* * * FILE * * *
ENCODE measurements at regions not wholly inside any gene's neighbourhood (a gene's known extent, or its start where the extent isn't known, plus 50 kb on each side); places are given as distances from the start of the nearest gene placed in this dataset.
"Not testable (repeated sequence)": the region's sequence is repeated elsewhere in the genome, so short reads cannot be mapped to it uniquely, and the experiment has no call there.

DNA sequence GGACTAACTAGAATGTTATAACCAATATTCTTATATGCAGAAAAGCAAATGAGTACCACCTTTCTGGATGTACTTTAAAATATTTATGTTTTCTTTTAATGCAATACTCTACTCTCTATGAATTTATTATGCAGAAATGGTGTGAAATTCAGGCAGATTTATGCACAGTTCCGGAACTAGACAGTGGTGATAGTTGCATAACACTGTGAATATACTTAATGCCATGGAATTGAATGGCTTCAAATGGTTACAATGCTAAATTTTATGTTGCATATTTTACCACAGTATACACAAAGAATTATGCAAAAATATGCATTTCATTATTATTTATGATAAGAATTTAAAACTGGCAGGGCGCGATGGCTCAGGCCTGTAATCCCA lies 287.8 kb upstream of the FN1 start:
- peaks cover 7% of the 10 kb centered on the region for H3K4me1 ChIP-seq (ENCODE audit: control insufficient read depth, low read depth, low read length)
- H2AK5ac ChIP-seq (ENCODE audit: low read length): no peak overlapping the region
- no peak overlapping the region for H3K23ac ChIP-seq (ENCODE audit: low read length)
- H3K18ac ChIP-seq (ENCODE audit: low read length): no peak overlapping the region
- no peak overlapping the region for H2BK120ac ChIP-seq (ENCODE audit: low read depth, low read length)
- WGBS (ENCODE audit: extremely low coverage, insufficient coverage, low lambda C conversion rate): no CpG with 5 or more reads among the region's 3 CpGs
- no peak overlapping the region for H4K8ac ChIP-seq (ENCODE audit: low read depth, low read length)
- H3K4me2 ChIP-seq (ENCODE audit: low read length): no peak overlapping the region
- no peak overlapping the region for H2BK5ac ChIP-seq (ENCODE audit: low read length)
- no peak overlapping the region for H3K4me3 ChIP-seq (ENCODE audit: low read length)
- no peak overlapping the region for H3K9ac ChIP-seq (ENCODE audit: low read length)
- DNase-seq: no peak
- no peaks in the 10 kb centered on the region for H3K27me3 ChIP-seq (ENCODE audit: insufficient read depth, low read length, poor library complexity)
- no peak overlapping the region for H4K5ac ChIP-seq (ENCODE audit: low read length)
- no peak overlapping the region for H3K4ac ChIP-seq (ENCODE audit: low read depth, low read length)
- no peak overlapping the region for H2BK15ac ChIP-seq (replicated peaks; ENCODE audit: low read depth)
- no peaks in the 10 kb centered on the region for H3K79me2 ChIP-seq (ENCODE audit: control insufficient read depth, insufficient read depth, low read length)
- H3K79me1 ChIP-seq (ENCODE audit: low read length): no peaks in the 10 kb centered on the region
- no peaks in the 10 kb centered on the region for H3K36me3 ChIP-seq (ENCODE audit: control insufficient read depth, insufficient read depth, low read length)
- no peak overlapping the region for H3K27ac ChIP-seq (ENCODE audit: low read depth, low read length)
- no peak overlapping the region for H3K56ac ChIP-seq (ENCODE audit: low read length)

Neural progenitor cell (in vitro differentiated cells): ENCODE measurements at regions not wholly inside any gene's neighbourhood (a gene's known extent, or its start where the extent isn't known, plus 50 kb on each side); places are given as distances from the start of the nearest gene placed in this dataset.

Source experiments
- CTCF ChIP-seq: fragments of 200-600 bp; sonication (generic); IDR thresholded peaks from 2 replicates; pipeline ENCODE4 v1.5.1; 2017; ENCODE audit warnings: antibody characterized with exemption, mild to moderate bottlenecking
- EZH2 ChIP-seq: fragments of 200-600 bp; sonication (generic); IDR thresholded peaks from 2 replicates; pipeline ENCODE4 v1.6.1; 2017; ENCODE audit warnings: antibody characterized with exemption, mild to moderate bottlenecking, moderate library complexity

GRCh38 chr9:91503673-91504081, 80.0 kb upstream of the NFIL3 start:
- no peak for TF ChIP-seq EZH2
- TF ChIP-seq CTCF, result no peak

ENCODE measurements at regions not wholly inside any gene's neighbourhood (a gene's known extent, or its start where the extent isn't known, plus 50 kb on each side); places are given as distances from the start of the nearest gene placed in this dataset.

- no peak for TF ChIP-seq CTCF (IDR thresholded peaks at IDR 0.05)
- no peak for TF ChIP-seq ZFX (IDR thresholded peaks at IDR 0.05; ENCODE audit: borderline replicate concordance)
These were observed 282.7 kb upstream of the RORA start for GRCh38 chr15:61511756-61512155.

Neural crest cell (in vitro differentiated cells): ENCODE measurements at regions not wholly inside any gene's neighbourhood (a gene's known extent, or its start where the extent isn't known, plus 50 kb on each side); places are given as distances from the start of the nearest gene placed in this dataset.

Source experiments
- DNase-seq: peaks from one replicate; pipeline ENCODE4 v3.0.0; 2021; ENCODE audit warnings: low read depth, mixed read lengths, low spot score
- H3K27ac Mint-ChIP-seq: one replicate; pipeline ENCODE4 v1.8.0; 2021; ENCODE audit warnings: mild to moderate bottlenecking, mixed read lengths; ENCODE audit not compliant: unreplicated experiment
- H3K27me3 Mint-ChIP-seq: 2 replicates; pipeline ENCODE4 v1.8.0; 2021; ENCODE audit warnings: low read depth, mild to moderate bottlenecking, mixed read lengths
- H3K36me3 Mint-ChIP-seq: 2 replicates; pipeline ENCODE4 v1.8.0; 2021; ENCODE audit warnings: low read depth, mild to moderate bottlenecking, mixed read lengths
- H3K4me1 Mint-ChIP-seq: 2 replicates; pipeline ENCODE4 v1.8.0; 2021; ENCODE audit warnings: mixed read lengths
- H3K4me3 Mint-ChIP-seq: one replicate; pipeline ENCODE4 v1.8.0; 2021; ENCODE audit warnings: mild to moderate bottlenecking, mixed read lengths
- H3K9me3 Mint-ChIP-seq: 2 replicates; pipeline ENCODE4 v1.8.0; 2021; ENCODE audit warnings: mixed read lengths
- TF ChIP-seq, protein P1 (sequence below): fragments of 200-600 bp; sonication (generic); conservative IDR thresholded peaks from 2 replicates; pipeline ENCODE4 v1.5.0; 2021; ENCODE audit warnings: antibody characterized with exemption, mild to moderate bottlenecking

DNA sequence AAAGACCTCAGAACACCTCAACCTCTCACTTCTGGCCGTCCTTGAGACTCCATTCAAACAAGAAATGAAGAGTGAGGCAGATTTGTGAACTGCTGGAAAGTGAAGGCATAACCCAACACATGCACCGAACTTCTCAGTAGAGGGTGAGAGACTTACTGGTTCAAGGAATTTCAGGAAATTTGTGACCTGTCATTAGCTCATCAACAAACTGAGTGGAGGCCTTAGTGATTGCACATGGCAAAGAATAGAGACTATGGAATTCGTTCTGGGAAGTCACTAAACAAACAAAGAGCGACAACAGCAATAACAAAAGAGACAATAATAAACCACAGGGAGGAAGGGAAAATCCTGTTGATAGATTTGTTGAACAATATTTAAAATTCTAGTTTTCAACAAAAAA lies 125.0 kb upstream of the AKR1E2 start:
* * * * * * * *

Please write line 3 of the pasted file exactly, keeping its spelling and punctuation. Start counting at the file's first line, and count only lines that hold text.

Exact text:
DNA sequence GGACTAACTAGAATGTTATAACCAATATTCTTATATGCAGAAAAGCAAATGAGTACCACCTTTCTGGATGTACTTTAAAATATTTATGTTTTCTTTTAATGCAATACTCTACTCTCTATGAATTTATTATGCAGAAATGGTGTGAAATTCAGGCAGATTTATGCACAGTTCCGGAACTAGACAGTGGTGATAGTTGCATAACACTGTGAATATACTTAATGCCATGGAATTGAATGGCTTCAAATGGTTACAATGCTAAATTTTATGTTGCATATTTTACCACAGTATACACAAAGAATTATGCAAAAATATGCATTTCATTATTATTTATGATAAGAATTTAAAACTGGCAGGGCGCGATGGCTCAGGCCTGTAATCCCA lies 287.8 kb upstream of the FN1 start: